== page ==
The risks of business doing an end-run around IT are high, says Gerjets. "What happens is the business units go get their own cloud solutions and then come back to IT and say, 'Hey, we need these integrated because we just figured out our business flow goes cross-system.' And then IT says, 'Oh, we can't integrate it,' and looks even worse. It's almost like a vicious cycle if it heads that way, especially for IT organizations that have a bad relationship with the business."
Not that Gerjets categorically discourages the use of public cloud services, but again, collaboration up front is key. During the selection phase, IT helps business units choose cloud services that can be integrated effectively.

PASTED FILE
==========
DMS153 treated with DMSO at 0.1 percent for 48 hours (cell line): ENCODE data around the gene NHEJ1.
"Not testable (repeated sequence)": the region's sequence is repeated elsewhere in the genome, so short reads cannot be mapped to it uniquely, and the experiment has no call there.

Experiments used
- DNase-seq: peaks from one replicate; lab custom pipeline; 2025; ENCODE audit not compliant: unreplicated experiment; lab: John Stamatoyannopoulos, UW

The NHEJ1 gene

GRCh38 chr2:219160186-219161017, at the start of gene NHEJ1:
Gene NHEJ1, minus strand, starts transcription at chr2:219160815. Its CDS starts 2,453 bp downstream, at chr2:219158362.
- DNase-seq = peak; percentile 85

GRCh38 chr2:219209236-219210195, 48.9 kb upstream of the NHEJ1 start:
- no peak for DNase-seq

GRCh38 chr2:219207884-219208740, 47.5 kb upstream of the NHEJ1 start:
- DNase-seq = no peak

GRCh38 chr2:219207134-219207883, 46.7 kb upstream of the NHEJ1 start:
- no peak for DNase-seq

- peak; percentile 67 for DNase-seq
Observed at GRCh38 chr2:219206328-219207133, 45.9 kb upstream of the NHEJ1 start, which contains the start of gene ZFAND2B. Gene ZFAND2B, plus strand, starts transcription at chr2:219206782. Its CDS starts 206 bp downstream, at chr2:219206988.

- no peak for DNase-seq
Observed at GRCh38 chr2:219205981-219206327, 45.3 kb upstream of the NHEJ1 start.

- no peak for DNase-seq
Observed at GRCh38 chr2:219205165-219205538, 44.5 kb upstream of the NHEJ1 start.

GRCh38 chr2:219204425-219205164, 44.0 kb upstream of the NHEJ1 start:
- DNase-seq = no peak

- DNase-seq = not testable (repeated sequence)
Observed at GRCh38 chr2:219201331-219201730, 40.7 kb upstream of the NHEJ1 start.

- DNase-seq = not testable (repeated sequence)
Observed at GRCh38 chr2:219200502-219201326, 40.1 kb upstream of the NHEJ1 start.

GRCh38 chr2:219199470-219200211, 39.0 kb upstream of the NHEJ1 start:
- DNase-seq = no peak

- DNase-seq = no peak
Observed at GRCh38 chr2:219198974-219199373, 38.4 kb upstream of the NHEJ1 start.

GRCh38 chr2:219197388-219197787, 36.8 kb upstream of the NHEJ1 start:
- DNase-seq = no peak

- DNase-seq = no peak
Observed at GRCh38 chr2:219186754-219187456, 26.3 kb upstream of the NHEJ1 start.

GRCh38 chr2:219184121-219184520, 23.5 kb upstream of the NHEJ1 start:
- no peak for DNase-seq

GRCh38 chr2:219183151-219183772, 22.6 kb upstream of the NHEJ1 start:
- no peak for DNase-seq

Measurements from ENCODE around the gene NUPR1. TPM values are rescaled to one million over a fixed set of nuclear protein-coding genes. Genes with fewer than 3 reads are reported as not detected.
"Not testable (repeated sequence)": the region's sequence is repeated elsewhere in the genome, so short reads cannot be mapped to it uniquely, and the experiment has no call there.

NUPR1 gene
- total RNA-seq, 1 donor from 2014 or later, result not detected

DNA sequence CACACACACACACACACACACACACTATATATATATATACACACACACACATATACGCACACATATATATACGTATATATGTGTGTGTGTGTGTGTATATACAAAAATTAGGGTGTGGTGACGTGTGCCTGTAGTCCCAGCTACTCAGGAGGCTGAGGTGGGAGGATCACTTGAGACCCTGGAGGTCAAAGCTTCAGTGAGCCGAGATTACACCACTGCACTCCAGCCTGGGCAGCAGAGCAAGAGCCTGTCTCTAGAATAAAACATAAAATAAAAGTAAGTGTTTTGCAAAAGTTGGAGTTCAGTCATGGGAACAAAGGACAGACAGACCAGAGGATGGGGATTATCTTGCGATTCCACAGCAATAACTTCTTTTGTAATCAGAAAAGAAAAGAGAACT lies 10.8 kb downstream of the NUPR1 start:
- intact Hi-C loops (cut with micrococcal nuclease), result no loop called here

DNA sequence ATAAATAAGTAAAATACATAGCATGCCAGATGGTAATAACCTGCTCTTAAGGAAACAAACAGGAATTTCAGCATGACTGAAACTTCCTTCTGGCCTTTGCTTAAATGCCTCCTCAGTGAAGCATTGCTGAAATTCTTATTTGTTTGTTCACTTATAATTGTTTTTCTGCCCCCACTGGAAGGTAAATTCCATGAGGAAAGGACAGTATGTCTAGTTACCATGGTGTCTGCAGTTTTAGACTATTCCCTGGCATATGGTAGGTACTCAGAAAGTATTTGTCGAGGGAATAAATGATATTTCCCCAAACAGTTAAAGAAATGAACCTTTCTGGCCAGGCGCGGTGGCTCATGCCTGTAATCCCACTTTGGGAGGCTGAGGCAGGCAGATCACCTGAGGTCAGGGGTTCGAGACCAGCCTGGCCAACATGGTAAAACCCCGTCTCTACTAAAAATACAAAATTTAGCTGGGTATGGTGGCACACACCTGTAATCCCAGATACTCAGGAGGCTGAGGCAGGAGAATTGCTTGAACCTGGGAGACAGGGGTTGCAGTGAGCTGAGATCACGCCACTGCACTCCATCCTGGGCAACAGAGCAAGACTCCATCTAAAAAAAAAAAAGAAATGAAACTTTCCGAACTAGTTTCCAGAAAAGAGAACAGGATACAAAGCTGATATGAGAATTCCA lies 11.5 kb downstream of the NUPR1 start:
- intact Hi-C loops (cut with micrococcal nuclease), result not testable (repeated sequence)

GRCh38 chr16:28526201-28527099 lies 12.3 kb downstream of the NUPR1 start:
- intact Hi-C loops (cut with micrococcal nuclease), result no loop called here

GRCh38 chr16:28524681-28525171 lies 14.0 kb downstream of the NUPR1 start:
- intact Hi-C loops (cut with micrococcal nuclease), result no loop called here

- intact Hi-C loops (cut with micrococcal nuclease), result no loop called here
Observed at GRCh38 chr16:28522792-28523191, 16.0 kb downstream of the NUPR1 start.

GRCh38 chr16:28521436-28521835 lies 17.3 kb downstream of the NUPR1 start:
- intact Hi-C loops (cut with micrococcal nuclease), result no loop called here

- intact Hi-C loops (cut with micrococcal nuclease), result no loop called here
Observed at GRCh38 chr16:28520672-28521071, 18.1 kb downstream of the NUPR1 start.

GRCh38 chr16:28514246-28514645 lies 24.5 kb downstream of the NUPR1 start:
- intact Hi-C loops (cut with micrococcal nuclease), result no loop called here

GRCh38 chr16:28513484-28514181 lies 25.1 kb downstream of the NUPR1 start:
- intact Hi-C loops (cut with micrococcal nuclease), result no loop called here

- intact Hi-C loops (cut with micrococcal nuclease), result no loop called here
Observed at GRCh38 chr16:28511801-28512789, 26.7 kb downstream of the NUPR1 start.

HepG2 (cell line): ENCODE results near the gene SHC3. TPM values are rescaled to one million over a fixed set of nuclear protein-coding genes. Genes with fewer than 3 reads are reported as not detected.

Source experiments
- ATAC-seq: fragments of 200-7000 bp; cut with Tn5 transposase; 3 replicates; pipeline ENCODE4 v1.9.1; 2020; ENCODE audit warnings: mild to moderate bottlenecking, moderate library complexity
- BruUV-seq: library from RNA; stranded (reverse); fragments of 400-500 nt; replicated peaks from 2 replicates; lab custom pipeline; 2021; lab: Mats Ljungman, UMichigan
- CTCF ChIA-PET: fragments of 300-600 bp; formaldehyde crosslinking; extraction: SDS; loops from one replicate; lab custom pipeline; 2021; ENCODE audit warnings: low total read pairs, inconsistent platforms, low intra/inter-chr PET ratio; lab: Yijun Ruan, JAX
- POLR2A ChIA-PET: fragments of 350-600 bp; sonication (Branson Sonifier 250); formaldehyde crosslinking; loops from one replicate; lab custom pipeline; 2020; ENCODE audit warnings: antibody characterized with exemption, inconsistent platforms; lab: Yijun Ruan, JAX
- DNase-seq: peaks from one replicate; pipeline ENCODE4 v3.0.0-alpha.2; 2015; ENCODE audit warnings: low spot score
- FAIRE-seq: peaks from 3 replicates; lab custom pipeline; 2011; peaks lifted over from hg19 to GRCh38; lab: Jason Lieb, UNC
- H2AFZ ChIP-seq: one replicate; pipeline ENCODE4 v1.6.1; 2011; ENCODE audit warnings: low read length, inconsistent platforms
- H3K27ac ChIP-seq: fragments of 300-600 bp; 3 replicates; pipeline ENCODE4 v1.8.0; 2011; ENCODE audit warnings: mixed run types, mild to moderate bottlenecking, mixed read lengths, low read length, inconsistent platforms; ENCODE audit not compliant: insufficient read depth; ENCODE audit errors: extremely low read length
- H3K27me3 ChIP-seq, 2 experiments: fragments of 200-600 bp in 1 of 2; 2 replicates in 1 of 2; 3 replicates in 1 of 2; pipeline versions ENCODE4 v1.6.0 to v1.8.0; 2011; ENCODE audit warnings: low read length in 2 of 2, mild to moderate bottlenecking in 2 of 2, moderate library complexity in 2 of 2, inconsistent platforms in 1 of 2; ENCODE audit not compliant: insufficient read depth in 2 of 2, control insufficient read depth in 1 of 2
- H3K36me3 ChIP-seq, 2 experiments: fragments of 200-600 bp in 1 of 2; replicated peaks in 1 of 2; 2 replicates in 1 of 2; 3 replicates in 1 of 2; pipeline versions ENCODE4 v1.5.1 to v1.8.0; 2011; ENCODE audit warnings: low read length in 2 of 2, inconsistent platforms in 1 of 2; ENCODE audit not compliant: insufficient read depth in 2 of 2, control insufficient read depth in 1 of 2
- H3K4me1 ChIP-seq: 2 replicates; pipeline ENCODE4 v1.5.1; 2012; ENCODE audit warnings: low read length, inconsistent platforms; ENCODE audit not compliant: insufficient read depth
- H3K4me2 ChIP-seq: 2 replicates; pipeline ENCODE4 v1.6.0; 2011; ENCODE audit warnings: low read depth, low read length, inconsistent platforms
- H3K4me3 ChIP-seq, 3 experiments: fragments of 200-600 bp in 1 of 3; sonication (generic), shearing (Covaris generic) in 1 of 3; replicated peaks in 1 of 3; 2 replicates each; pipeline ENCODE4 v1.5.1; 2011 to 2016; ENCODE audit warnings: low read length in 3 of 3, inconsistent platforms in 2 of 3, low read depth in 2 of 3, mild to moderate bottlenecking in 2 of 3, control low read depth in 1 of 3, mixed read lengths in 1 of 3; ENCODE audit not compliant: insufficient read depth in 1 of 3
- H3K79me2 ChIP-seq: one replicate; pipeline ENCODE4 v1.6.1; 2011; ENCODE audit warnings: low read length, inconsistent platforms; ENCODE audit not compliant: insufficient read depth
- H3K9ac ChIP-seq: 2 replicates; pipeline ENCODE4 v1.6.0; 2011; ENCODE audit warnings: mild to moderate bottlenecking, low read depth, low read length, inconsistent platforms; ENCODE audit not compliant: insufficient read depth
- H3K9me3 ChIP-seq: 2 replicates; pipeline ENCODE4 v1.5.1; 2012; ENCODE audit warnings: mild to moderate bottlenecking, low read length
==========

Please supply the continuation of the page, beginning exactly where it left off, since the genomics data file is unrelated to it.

In the end, it's all about understanding what the business is about and where it wants to go -- and anticipating what the business needs to make decisions and jump on new opportunities.
If you hadn't noticed, fewer people these days run around proudly proclaiming they "work in IT." That's not because they don't want to be identified with technology. It's because the idea of IT as an entity separate from business is old hat.
This article, "6 lessons to learn from a happy IT organization," originally appeared at InfoWorld.com. Read more of Eric Knorr's Modernizing IT blog. And for the latest business technology news, follow InfoWorld on Twitter.